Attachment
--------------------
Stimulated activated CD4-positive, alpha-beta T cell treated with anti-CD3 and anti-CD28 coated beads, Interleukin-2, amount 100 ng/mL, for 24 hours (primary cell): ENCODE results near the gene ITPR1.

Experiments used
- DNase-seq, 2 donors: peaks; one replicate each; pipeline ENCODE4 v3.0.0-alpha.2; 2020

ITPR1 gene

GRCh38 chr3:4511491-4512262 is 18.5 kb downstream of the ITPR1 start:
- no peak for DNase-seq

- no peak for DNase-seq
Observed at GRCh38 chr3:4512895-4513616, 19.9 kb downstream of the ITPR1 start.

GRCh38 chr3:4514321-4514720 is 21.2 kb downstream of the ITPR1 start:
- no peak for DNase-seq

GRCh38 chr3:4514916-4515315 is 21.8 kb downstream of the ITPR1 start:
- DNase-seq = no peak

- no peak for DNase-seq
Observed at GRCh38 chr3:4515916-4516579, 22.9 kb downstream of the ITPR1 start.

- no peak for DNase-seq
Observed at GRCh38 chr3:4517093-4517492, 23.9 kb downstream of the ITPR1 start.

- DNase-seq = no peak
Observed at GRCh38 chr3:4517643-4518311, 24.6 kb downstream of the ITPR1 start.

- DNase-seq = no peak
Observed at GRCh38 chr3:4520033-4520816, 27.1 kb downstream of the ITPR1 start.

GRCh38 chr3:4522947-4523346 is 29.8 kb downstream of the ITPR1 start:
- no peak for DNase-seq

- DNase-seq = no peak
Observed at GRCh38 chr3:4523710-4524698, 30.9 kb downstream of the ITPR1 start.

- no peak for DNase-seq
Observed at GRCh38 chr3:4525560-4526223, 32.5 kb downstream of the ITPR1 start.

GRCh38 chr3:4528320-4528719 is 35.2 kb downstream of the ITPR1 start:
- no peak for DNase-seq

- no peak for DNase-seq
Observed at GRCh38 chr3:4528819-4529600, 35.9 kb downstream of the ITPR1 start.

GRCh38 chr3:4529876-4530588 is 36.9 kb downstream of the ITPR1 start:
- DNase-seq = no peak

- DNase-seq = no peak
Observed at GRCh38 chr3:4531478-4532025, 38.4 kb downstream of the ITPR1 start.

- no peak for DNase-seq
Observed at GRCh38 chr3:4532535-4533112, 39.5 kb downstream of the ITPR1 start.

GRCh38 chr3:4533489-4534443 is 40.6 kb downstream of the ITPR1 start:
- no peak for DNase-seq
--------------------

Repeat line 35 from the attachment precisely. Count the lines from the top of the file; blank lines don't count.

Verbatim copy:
- no peak for DNase-seq